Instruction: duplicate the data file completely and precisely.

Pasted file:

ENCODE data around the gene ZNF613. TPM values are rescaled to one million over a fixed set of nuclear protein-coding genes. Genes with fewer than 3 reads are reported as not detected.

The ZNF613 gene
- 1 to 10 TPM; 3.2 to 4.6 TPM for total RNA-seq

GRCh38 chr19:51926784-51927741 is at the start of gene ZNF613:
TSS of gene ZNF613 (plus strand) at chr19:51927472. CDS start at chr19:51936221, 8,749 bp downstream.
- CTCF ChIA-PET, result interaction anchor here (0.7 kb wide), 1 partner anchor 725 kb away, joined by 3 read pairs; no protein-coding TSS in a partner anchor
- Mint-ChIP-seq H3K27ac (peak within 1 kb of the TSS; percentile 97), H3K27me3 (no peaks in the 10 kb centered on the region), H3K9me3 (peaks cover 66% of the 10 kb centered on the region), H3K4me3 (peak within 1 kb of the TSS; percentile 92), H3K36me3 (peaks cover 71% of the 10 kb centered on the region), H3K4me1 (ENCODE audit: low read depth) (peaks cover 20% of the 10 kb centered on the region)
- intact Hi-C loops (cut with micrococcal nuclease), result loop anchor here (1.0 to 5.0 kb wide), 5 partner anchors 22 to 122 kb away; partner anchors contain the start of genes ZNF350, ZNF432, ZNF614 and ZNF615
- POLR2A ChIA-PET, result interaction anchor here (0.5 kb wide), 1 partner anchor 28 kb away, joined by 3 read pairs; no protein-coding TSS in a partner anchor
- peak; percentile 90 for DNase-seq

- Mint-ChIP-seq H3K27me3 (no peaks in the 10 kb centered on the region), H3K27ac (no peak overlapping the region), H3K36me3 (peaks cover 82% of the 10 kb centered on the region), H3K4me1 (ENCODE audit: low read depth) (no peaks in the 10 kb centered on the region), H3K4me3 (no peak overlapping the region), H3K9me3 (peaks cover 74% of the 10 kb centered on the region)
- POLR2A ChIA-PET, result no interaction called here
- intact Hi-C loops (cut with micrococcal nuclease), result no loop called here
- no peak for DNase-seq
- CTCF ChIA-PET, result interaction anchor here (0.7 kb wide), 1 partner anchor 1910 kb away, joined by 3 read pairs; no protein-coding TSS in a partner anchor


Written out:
ENCODE data around the gene ZNF613. TPM values are rescaled to one million over a fixed set of nuclear protein-coding genes. Genes with fewer than 3 reads are reported as not detected.

The ZNF613 gene
- 1 to 10 TPM; 3.2 to 4.6 TPM for total RNA-seq

GRCh38 chr19:51926784-51927741 is at the start of gene ZNF613:
TSS of gene ZNF613 (plus strand) at chr19:51927472. CDS start at chr19:51936221, 8,749 bp downstream.
- CTCF ChIA-PET, result interaction anchor here (0.7 kb wide), 1 partner anchor 725 kb away, joined by 3 read pairs; no protein-coding TSS in a partner anchor
- Mint-ChIP-seq H3K27ac (peak within 1 kb of the TSS; percentile 97), H3K27me3 (no peaks in the 10 kb centered on the region), H3K9me3 (peaks cover 66% of the 10 kb centered on the region), H3K4me3 (peak within 1 kb of the TSS; percentile 92), H3K36me3 (peaks cover 71% of the 10 kb centered on the region), H3K4me1 (ENCODE audit: low read depth) (peaks cover 20% of the 10 kb centered on the region)
- intact Hi-C loops (cut with micrococcal nuclease), result loop anchor here (1.0 to 5.0 kb wide), 5 partner anchors 22 to 122 kb away; partner anchors contain the start of genes ZNF350, ZNF432, ZNF614 and ZNF615
- POLR2A ChIA-PET, result interaction anchor here (0.5 kb wide), 1 partner anchor 28 kb away, joined by 3 read pairs; no protein-coding TSS in a partner anchor
- peak; percentile 90 for DNase-seq

- Mint-ChIP-seq H3K27me3 (no peaks in the 10 kb centered on the region), H3K27ac (no peak overlapping the region), H3K36me3 (peaks cover 82% of the 10 kb centered on the region), H3K4me1 (ENCODE audit: low read depth) (no peaks in the 10 kb centered on the region), H3K4me3 (no peak overlapping the region), H3K9me3 (peaks cover 74% of the 10 kb centered on the region)
- POLR2A ChIA-PET, result no interaction called here
- intact Hi-C loops (cut with micrococcal nuclease), result no loop called here
- no peak for DNase-seq
- CTCF ChIA-PET, result interaction anchor here (0.7 kb wide), 1 partner anchor 1910 kb away, joined by 3 read pairs; no protein-coding TSS in a partner anchor